This photograph was taken in 1914. It shows the Marconi installation still in use: the signal tower is visible in the background, on the left. On the far right is a building which I take to be the electricity generating station, powering the telegraph. During the Emergency (1939 – 1945), a lookout emplacement was built to the south of the Marconi station: many of these were built around the coast, the majority sharing a site with a Napoleonic-era tower. Have a look here for more information on these comparatively recent structures.
For this excellent drone picture of the Brow Head site, taken in 2017, I am most indebted to Jennifer & James Hamilton, mvdirona.com. Jennifer and James are intrepid adventurers, travelling around the world on their Nordhavn52 vessel. It’s well worth going to their website to see what they get up to: it makes our own travels in the West of Ireland seem a little humdrum… On the right of the photo is the 1804 signal tower; on the left is the Marconi station with – just in front of it – all that is left of the 1939-45 lookout post. On the right in the foreground is the generating station shown in the present day photo, below. Note, also, in all these images can be seen the four-block supporting base for the Marconi transmission mast.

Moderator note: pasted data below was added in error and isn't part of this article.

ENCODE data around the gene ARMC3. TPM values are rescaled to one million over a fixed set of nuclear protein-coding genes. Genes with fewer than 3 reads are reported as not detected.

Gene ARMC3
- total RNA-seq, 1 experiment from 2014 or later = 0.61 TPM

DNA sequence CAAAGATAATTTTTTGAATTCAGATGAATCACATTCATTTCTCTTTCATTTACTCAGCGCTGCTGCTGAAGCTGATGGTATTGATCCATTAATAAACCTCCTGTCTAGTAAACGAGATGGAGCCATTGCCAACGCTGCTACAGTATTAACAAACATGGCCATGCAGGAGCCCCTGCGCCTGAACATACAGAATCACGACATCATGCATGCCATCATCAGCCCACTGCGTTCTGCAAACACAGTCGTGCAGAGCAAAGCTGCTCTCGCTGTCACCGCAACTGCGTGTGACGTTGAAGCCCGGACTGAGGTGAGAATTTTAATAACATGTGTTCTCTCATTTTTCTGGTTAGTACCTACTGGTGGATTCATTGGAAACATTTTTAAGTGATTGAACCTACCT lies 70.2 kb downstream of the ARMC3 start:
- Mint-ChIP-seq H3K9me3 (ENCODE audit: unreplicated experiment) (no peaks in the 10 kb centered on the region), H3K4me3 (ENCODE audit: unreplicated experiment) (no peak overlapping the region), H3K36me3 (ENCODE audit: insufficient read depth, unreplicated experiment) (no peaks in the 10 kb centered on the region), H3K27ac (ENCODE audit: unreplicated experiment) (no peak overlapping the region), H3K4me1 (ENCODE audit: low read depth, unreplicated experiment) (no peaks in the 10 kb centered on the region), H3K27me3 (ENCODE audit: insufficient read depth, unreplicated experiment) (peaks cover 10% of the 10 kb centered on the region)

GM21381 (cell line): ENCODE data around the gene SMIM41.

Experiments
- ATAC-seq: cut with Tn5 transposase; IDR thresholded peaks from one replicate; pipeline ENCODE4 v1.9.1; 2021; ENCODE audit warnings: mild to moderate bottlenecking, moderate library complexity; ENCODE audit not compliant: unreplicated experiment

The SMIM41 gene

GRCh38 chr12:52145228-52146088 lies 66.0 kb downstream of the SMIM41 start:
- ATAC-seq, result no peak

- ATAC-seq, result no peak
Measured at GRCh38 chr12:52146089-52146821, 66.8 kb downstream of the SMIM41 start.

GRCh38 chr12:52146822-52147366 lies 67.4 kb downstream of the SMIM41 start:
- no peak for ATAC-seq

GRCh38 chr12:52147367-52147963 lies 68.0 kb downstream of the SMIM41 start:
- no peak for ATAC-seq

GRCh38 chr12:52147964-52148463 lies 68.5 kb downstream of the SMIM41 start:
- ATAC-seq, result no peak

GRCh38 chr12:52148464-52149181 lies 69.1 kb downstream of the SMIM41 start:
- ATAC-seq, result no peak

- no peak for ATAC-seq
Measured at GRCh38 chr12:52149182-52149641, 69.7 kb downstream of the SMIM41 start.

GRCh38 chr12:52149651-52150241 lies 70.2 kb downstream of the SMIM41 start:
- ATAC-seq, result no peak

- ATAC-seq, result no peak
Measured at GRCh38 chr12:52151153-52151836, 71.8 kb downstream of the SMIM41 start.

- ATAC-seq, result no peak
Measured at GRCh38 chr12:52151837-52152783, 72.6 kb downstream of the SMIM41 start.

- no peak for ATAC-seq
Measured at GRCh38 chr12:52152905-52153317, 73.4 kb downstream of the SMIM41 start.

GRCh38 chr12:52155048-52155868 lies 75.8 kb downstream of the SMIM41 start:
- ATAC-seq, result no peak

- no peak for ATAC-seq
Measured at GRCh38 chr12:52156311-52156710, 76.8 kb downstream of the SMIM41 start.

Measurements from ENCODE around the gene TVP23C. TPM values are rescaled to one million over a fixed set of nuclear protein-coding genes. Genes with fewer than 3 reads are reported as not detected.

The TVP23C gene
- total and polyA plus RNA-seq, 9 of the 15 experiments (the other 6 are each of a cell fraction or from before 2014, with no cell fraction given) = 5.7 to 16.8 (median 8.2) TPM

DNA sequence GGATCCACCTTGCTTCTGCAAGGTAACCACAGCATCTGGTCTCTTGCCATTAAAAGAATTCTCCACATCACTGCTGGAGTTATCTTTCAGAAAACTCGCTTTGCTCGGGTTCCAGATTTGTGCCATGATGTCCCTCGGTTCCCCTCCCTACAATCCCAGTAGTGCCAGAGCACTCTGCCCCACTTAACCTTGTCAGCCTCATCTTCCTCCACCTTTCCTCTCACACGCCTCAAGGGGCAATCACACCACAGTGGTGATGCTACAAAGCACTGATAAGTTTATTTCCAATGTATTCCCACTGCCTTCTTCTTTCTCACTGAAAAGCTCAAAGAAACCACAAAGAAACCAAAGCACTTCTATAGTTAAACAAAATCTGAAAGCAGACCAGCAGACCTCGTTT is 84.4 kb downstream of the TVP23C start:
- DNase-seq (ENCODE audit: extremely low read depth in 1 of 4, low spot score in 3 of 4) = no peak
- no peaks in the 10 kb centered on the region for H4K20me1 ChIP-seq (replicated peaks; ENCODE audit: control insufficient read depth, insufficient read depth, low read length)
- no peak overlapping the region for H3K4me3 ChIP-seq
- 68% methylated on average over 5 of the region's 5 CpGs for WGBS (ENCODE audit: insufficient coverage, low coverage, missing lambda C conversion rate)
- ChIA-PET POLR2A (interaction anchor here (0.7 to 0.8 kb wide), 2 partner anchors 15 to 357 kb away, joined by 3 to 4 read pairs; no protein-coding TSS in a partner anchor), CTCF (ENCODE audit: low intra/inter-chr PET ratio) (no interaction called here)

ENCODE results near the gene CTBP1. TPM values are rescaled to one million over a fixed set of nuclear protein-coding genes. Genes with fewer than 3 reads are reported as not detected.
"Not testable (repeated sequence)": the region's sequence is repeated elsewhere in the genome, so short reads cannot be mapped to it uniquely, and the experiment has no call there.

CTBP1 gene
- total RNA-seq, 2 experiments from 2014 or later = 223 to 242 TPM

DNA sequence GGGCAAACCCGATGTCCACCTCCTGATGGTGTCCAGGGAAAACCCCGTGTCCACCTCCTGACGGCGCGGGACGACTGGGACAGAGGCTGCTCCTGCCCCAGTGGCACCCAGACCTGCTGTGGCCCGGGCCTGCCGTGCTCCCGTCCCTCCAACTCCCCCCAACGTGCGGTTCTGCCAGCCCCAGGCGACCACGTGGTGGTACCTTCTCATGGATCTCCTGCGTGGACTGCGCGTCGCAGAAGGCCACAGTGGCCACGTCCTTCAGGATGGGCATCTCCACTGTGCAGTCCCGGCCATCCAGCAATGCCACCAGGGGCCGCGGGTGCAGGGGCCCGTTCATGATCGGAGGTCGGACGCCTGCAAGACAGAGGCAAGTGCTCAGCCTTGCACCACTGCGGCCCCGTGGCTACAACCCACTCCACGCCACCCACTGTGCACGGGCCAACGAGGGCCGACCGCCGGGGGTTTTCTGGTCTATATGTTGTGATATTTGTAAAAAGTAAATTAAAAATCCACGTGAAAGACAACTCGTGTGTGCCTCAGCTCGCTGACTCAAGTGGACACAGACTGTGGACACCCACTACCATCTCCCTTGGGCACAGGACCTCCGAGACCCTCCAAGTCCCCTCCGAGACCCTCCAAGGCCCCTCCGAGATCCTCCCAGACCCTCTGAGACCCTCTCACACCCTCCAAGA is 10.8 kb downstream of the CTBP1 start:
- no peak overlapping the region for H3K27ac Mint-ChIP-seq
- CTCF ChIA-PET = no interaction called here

What happened to these buildings? Here’s an account I received from a RWJ correspondent (very many thanks, Rachel), after I had published an earlier post on them in 2014 – it is based on contemporary newspaper articles during the Irish War of Independence: